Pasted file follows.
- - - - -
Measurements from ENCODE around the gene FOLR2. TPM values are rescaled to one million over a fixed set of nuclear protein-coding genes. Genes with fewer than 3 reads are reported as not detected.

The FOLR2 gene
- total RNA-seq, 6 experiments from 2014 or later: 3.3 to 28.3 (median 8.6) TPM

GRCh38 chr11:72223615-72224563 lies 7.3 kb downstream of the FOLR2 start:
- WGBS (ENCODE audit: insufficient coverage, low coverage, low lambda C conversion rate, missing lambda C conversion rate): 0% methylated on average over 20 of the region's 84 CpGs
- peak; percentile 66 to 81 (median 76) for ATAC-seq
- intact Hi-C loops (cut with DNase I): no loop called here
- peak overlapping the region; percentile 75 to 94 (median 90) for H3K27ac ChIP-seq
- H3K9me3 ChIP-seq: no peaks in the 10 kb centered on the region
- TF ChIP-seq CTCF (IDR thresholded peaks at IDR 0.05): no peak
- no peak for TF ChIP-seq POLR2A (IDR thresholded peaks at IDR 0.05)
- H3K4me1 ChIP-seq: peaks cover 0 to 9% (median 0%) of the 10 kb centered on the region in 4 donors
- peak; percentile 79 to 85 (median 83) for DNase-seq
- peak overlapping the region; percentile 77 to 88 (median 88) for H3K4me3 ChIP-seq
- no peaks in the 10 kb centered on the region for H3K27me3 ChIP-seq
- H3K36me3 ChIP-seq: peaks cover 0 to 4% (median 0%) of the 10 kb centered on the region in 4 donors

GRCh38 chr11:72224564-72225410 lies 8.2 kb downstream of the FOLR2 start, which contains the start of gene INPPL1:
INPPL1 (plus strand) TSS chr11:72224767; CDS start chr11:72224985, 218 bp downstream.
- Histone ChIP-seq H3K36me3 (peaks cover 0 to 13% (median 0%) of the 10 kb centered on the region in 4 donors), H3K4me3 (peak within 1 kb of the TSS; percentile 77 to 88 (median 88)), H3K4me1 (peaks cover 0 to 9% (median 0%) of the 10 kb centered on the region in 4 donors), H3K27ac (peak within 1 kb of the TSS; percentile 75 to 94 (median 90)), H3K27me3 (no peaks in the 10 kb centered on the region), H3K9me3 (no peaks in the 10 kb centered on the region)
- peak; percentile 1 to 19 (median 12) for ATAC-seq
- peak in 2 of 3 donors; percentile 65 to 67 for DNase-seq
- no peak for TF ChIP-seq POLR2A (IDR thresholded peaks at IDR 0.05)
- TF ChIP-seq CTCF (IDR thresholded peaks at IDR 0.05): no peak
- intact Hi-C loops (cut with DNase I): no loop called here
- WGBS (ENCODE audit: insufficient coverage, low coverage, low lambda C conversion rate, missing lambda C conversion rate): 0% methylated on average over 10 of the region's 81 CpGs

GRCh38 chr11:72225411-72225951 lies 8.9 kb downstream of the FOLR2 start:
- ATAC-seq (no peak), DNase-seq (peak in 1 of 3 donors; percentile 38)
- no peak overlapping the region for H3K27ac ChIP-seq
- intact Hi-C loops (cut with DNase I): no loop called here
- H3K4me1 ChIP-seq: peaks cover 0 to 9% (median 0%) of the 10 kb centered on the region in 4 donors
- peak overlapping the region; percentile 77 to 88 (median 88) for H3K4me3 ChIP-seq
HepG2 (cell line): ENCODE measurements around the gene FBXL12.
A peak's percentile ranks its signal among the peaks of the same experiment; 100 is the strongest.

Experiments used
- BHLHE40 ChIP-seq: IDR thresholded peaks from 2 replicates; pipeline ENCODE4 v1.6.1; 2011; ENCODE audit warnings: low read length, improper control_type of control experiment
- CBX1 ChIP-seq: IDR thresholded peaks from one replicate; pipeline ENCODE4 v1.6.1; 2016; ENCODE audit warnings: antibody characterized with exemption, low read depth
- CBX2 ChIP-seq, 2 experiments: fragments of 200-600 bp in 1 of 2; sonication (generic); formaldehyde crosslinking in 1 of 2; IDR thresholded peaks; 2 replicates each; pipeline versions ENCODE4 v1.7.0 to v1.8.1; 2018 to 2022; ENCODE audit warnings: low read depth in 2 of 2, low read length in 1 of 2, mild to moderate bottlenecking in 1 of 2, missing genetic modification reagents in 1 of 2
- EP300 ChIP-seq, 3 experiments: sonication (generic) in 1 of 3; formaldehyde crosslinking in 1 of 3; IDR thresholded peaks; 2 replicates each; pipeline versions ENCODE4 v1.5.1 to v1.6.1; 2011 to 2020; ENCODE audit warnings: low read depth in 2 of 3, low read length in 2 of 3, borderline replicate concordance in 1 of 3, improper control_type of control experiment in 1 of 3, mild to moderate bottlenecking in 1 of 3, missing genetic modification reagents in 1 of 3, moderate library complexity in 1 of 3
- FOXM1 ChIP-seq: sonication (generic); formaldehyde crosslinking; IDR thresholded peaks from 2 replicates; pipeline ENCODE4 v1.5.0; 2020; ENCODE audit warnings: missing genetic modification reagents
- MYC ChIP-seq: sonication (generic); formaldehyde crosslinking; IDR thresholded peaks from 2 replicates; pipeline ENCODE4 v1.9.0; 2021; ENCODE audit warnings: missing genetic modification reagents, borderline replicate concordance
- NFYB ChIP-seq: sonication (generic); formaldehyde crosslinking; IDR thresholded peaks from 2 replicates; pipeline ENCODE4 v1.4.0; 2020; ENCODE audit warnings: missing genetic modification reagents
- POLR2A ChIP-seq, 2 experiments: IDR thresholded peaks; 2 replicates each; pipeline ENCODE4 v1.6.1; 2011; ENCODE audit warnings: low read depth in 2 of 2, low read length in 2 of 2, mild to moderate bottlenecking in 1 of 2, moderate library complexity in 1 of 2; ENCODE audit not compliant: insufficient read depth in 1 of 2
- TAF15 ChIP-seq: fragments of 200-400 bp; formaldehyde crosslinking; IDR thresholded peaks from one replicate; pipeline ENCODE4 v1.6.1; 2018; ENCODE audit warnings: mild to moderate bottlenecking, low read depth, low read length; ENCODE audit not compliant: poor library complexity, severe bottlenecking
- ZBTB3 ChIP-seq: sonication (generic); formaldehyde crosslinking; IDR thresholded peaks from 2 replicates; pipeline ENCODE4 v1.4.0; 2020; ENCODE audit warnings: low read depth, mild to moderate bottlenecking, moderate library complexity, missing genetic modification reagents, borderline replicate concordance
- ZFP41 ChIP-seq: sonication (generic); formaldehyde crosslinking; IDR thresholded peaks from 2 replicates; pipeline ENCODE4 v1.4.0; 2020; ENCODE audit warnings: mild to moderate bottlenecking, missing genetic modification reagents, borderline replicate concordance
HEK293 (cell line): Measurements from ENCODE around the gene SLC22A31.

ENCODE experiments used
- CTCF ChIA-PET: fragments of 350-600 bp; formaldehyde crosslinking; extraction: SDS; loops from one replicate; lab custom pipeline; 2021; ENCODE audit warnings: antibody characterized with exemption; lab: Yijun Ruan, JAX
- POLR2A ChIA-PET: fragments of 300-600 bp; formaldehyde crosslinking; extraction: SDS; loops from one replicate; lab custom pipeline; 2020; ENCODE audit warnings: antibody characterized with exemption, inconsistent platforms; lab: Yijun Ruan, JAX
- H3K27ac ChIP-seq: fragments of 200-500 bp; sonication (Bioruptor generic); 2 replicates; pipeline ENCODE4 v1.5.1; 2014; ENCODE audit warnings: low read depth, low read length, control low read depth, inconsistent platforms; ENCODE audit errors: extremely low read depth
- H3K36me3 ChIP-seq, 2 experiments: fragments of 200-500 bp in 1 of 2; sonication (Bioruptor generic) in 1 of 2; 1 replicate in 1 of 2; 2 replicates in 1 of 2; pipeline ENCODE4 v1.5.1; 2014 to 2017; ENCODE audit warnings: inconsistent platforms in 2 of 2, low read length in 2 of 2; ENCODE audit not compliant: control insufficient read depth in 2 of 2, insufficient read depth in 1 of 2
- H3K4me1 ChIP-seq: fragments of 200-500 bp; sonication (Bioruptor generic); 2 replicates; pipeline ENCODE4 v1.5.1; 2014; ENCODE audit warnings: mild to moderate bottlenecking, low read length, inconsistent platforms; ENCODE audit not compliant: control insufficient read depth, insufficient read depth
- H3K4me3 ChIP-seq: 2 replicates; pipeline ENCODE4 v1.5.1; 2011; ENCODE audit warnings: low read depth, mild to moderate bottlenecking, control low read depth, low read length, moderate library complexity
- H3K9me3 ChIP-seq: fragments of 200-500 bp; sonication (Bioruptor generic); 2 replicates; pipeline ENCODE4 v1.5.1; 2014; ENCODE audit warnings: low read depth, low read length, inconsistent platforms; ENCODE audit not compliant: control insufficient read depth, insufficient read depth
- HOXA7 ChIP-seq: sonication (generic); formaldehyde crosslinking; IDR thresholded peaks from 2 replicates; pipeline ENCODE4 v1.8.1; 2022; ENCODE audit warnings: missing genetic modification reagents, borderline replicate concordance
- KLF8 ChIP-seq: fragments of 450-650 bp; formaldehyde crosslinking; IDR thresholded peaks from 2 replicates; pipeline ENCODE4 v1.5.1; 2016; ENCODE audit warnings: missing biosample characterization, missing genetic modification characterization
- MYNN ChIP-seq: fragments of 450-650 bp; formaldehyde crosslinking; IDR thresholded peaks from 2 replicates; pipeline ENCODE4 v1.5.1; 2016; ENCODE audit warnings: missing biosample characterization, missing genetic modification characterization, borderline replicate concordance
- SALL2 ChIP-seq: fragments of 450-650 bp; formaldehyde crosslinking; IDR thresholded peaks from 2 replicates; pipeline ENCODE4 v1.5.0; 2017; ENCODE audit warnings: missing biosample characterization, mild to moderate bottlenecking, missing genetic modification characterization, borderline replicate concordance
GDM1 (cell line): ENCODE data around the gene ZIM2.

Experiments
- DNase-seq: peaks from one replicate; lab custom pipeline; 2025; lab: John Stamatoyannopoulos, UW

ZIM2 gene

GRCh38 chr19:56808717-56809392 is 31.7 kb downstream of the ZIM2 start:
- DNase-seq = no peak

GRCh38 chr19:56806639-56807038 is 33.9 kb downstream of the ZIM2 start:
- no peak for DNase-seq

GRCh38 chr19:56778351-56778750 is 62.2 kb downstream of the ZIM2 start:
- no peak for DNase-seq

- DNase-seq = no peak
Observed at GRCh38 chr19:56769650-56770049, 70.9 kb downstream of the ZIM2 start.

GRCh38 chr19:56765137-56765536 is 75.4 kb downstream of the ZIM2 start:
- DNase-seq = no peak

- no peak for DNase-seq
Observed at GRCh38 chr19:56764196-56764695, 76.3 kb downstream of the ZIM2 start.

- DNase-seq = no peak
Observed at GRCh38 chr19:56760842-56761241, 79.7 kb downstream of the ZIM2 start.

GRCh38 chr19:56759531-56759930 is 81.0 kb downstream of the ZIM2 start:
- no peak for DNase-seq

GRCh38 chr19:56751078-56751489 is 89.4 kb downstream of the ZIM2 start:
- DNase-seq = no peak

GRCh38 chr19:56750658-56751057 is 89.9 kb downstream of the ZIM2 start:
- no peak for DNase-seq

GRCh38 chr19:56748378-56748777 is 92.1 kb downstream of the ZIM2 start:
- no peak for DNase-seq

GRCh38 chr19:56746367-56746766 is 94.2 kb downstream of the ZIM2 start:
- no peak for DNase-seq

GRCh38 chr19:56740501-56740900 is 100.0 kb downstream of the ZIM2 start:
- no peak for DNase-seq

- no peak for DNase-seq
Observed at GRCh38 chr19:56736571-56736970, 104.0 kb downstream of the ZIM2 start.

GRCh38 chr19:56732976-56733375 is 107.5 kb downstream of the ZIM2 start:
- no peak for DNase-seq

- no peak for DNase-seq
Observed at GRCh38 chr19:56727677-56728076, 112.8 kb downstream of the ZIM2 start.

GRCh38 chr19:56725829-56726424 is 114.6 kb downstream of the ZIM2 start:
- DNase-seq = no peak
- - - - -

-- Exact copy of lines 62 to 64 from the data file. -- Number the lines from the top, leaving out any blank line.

ZIM2 gene

GRCh38 chr19:56808717-56809392 is 31.7 kb downstream of the ZIM2 start:
- DNase-seq = no peak